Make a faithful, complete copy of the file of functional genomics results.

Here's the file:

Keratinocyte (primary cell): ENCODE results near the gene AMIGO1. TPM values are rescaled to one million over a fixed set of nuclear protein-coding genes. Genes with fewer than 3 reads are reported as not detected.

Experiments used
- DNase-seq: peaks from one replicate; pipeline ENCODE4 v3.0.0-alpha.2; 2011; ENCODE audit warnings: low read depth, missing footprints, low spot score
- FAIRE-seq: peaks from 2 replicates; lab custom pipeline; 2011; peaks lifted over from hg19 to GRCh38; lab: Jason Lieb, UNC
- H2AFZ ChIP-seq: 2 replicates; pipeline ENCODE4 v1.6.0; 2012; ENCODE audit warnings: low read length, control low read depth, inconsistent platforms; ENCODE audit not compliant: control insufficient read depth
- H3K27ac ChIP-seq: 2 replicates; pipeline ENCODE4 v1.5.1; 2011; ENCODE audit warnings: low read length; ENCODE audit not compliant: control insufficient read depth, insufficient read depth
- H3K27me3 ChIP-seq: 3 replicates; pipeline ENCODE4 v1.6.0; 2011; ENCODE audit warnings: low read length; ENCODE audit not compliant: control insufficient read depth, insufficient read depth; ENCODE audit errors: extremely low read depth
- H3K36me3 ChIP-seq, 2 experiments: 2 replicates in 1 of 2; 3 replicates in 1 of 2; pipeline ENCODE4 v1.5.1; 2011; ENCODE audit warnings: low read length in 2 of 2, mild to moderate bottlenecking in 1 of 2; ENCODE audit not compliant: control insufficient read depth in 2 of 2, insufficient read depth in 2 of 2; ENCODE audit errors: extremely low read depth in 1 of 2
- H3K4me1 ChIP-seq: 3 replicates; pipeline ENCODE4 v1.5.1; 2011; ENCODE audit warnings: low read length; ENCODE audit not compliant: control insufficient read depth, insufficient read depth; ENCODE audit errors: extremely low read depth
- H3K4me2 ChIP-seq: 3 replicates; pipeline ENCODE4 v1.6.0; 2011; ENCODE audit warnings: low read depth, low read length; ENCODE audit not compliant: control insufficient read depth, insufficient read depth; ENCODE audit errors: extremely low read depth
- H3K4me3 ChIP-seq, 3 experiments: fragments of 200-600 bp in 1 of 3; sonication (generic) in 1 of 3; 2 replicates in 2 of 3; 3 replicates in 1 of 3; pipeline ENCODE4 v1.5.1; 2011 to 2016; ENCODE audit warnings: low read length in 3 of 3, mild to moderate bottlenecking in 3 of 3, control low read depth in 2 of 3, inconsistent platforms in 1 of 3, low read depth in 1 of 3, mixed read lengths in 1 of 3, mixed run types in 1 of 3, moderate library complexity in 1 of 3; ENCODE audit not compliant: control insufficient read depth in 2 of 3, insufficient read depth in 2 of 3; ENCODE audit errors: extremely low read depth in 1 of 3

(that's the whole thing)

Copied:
Keratinocyte (primary cell): ENCODE results near the gene AMIGO1. TPM values are rescaled to one million over a fixed set of nuclear protein-coding genes. Genes with fewer than 3 reads are reported as not detected.

Experiments used
- DNase-seq: peaks from one replicate; pipeline ENCODE4 v3.0.0-alpha.2; 2011; ENCODE audit warnings: low read depth, missing footprints, low spot score
- FAIRE-seq: peaks from 2 replicates; lab custom pipeline; 2011; peaks lifted over from hg19 to GRCh38; lab: Jason Lieb, UNC
- H2AFZ ChIP-seq: 2 replicates; pipeline ENCODE4 v1.6.0; 2012; ENCODE audit warnings: low read length, control low read depth, inconsistent platforms; ENCODE audit not compliant: control insufficient read depth
- H3K27ac ChIP-seq: 2 replicates; pipeline ENCODE4 v1.5.1; 2011; ENCODE audit warnings: low read length; ENCODE audit not compliant: control insufficient read depth, insufficient read depth
- H3K27me3 ChIP-seq: 3 replicates; pipeline ENCODE4 v1.6.0; 2011; ENCODE audit warnings: low read length; ENCODE audit not compliant: control insufficient read depth, insufficient read depth; ENCODE audit errors: extremely low read depth
- H3K36me3 ChIP-seq, 2 experiments: 2 replicates in 1 of 2; 3 replicates in 1 of 2; pipeline ENCODE4 v1.5.1; 2011; ENCODE audit warnings: low read length in 2 of 2, mild to moderate bottlenecking in 1 of 2; ENCODE audit not compliant: control insufficient read depth in 2 of 2, insufficient read depth in 2 of 2; ENCODE audit errors: extremely low read depth in 1 of 2
- H3K4me1 ChIP-seq: 3 replicates; pipeline ENCODE4 v1.5.1; 2011; ENCODE audit warnings: low read length; ENCODE audit not compliant: control insufficient read depth, insufficient read depth; ENCODE audit errors: extremely low read depth
- H3K4me2 ChIP-seq: 3 replicates; pipeline ENCODE4 v1.6.0; 2011; ENCODE audit warnings: low read depth, low read length; ENCODE audit not compliant: control insufficient read depth, insufficient read depth; ENCODE audit errors: extremely low read depth
- H3K4me3 ChIP-seq, 3 experiments: fragments of 200-600 bp in 1 of 3; sonication (generic) in 1 of 3; 2 replicates in 2 of 3; 3 replicates in 1 of 3; pipeline ENCODE4 v1.5.1; 2011 to 2016; ENCODE audit warnings: low read length in 3 of 3, mild to moderate bottlenecking in 3 of 3, control low read depth in 2 of 3, inconsistent platforms in 1 of 3, low read depth in 1 of 3, mixed read lengths in 1 of 3, mixed run types in 1 of 3, moderate library complexity in 1 of 3; ENCODE audit not compliant: control insufficient read depth in 2 of 3, insufficient read depth in 2 of 3; ENCODE audit errors: extremely low read depth in 1 of 3